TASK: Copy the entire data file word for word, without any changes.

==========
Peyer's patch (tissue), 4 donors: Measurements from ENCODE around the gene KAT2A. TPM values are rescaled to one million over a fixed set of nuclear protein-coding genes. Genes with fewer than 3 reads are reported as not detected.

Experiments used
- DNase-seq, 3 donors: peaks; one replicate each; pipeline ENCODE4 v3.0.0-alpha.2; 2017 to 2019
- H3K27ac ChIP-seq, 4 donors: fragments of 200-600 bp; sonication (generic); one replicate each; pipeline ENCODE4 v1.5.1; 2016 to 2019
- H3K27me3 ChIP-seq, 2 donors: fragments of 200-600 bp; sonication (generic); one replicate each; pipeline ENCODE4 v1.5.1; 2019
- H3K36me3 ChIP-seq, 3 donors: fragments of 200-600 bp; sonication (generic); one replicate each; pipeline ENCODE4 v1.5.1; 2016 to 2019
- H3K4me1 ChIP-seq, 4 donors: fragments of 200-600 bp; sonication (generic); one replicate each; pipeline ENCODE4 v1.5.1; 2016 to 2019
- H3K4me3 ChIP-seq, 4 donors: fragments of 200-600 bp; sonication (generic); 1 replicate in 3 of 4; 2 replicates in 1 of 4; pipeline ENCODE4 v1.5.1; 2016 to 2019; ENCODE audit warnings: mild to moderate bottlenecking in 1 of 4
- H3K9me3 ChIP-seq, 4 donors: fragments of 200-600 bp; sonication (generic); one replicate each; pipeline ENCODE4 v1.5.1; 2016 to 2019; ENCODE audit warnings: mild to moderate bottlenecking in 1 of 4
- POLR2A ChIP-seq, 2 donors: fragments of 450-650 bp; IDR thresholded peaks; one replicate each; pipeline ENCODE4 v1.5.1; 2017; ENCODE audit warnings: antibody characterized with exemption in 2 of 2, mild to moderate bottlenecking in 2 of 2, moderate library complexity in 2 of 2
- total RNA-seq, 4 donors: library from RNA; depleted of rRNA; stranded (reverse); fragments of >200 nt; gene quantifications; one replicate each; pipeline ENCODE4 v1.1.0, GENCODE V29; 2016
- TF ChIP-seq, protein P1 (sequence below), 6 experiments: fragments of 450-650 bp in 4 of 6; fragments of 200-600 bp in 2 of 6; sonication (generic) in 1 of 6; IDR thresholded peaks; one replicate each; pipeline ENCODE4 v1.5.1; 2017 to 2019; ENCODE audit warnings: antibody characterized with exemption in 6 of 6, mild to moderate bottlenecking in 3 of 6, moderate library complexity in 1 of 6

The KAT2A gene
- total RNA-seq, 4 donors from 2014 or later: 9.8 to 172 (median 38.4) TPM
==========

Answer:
Peyer's patch (tissue), 4 donors: Measurements from ENCODE around the gene KAT2A. TPM values are rescaled to one million over a fixed set of nuclear protein-coding genes. Genes with fewer than 3 reads are reported as not detected.

Experiments used
- DNase-seq, 3 donors: peaks; one replicate each; pipeline ENCODE4 v3.0.0-alpha.2; 2017 to 2019
- H3K27ac ChIP-seq, 4 donors: fragments of 200-600 bp; sonication (generic); one replicate each; pipeline ENCODE4 v1.5.1; 2016 to 2019
- H3K27me3 ChIP-seq, 2 donors: fragments of 200-600 bp; sonication (generic); one replicate each; pipeline ENCODE4 v1.5.1; 2019
- H3K36me3 ChIP-seq, 3 donors: fragments of 200-600 bp; sonication (generic); one replicate each; pipeline ENCODE4 v1.5.1; 2016 to 2019
- H3K4me1 ChIP-seq, 4 donors: fragments of 200-600 bp; sonication (generic); one replicate each; pipeline ENCODE4 v1.5.1; 2016 to 2019
- H3K4me3 ChIP-seq, 4 donors: fragments of 200-600 bp; sonication (generic); 1 replicate in 3 of 4; 2 replicates in 1 of 4; pipeline ENCODE4 v1.5.1; 2016 to 2019; ENCODE audit warnings: mild to moderate bottlenecking in 1 of 4
- H3K9me3 ChIP-seq, 4 donors: fragments of 200-600 bp; sonication (generic); one replicate each; pipeline ENCODE4 v1.5.1; 2016 to 2019; ENCODE audit warnings: mild to moderate bottlenecking in 1 of 4
- POLR2A ChIP-seq, 2 donors: fragments of 450-650 bp; IDR thresholded peaks; one replicate each; pipeline ENCODE4 v1.5.1; 2017; ENCODE audit warnings: antibody characterized with exemption in 2 of 2, mild to moderate bottlenecking in 2 of 2, moderate library complexity in 2 of 2
- total RNA-seq, 4 donors: library from RNA; depleted of rRNA; stranded (reverse); fragments of >200 nt; gene quantifications; one replicate each; pipeline ENCODE4 v1.1.0, GENCODE V29; 2016
- TF ChIP-seq, protein P1 (sequence below), 6 experiments: fragments of 450-650 bp in 4 of 6; fragments of 200-600 bp in 2 of 6; sonication (generic) in 1 of 6; IDR thresholded peaks; one replicate each; pipeline ENCODE4 v1.5.1; 2017 to 2019; ENCODE audit warnings: antibody characterized with exemption in 6 of 6, mild to moderate bottlenecking in 3 of 6, moderate library complexity in 1 of 6

The KAT2A gene
- total RNA-seq, 4 donors from 2014 or later: 9.8 to 172 (median 38.4) TPM